Skip to main content

Research Repository

Advanced Search

Accuracy of methods for diagnosing atrial fibrillation using 12-lead ECG: a systematic review and meta-analysis

Taggar, Jaspal S.; Coleman, Tim; Lewis, Sarah; Heneghan, Carl; Jones, Matthew

Authors

Dr JASPAL TAGGAR Jaspal.Taggar@nottingham.ac.uk
Clinical Associate Professor and Headof Primary Care Undergraduate Education

TIM COLEMAN tim.coleman@nottingham.ac.uk
Professor of Primary Care

Carl Heneghan

Dr MATTHEW JONES MATTHEW.JONES3@NOTTINGHAM.AC.UK
Assistant Professor in Health Economics



Abstract

Background: Screening for atrial fibrillation (AF) using 12-lead-electrocardiograms (ECGs) has been recommended; however, the best method for interpreting ECGs to diagnose AF is not known. We compared accuracy of methods for diagnosing AF from ECGs.

Methods: We searched MEDLINE, EMBASE, CINAHL and LILACS until March 24, 2014. Two reviewers identified eligible studies, extracted data and appraised quality using the QUADAS-2 instrument. Meta-analysis, using the bivariate hierarchical random effects method, determined average operating points for sensitivities, specificities, positive and negative likelihood ratios (PLR, NLR) and enabled construction of Summary Receiver Operating Characteristic (SROC) plots.

Results: 10 studies investigated 16 methods for interpreting ECGs (n = 55,376 participant ECGs). The sensitivity and specificity of automated software (8 studies; 9 methods) were 0.89 (95% C.I. 0.82–0.93) and 0.99 (95% C.I. 0.99–0.99), respectively; PLR 96.6 (95% C.I. 64.2–145.6); NLR 0.11 (95% C.I. 0.07–0.18). Indirect comparisons with software found healthcare professionals (5 studies; 7 methods) had similar sensitivity for diagnosing AF but lower specificity [sensitivity 0.92 (95% C.I. 0.81–0.97), specificity 0.93 (95% C.I. 0.76–0.98), PLR 13.9 (95% C.I. 3.5–55.3), NLR 0.09 (95% C.I. 0.03–0.22)]. Sub-group analyses of primary care professionals found greater specificity for GPs than nurses [GPs: sensitivity 0.91 (95% C.I. 0.68–1.00); specificity 0.96 (95% C.I. 0.89–1.00). Nurses: sensitivity 0.88 (95% C.I. 0.63–1.00); specificity 0.85 (95% C.I. 0.83–0.87)].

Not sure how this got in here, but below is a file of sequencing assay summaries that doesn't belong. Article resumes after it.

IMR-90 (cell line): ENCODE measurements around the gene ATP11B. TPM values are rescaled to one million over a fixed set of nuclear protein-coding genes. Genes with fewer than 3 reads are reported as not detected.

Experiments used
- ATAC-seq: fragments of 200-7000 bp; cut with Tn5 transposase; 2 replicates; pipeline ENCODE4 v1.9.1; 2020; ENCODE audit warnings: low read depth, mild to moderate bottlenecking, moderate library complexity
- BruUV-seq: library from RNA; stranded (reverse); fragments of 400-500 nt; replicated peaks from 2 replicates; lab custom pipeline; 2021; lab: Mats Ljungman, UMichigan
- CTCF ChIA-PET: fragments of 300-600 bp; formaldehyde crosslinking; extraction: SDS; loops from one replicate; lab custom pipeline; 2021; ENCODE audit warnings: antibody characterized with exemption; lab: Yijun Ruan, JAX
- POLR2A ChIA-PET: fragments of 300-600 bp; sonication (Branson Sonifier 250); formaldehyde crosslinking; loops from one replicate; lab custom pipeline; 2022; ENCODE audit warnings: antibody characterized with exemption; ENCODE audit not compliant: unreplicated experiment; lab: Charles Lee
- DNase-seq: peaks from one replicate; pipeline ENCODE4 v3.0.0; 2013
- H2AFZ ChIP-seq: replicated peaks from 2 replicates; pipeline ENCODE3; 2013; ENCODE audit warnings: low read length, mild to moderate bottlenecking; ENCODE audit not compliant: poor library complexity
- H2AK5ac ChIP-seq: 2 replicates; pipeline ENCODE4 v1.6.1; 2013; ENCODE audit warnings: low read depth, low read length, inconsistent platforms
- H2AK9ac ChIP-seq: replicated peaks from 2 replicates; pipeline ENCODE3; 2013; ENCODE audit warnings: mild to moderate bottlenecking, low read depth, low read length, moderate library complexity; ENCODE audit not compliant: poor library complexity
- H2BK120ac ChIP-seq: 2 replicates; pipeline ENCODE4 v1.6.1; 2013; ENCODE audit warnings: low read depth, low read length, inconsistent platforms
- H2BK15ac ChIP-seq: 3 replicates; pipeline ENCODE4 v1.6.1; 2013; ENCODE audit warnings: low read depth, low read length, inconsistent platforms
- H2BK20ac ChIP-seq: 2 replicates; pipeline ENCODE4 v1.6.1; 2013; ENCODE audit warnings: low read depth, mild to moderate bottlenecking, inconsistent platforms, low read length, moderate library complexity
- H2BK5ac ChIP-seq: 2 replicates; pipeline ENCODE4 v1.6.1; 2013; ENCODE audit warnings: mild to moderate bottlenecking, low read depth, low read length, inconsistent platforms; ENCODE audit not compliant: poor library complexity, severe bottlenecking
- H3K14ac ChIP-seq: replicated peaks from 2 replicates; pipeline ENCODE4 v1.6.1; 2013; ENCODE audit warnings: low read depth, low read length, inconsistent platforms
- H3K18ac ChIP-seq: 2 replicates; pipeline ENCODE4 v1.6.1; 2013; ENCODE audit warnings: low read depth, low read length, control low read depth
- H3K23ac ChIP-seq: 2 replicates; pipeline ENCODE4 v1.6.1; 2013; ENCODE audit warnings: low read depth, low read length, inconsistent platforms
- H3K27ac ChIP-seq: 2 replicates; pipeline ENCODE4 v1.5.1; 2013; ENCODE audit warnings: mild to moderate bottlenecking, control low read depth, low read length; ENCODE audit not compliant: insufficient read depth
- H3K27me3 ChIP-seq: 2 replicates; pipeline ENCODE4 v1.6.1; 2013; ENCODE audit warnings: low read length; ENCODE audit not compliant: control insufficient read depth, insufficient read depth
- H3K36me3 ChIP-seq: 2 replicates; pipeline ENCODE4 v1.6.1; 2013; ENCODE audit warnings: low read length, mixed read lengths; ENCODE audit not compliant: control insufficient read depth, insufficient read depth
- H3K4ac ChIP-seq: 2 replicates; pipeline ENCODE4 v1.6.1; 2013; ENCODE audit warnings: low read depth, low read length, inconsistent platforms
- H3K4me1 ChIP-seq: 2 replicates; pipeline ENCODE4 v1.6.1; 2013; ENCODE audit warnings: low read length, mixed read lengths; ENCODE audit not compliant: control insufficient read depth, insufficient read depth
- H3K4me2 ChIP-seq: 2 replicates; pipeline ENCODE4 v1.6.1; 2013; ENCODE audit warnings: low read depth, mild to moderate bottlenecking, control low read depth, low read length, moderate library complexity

Conclusions: Automated ECG-interpreting software most accurately excluded AF, although its ability to diagnose this was similar to all healthcare professionals. Within primary care, the specificity of AF diagnosis from ECG was greater for GPs than nurses.

Journal Article Type Article
Publication Date Apr 1, 2015
Journal International Journal of Cardiology
Print ISSN 0167-5273
Electronic ISSN 1874-1754
Publisher Elsevier
Peer Reviewed Peer Reviewed
Volume 184
Pages 175-183
APA6 Citation Taggar, J. S., Coleman, T., Lewis, S., & Heneghan, C. (2015). Accuracy of methods for diagnosing atrial fibrillation using 12-lead ECG: a systematic review and meta-analysis. International Journal of Cardiology, 184, 175-183. doi:10.1016/j.ijcard.2015.02.014
DOI https://doi.org/10.1016/j.ijcard.2015.02.014
Keywords Atrial fibrillation; Electrocardiogram; Diagnostic accuracy
Publisher URL http://www.sciencedirect.com/science/article/pii/S016752731500131X
Copyright Statement Copyright information regarding this work can be found at the following address: http://creativecommons.org/licenses/by-nc-nd/4.0
Additional Information

Files

J Taggar Int J Cardiol 2015.pdf (558 Kb)
PDF

Copyright Statement
Copyright information regarding this work can be found at the following address: http://creativecommons.org/licenses/by-nc-nd/4.0





You might also like



Downloadable Citations

;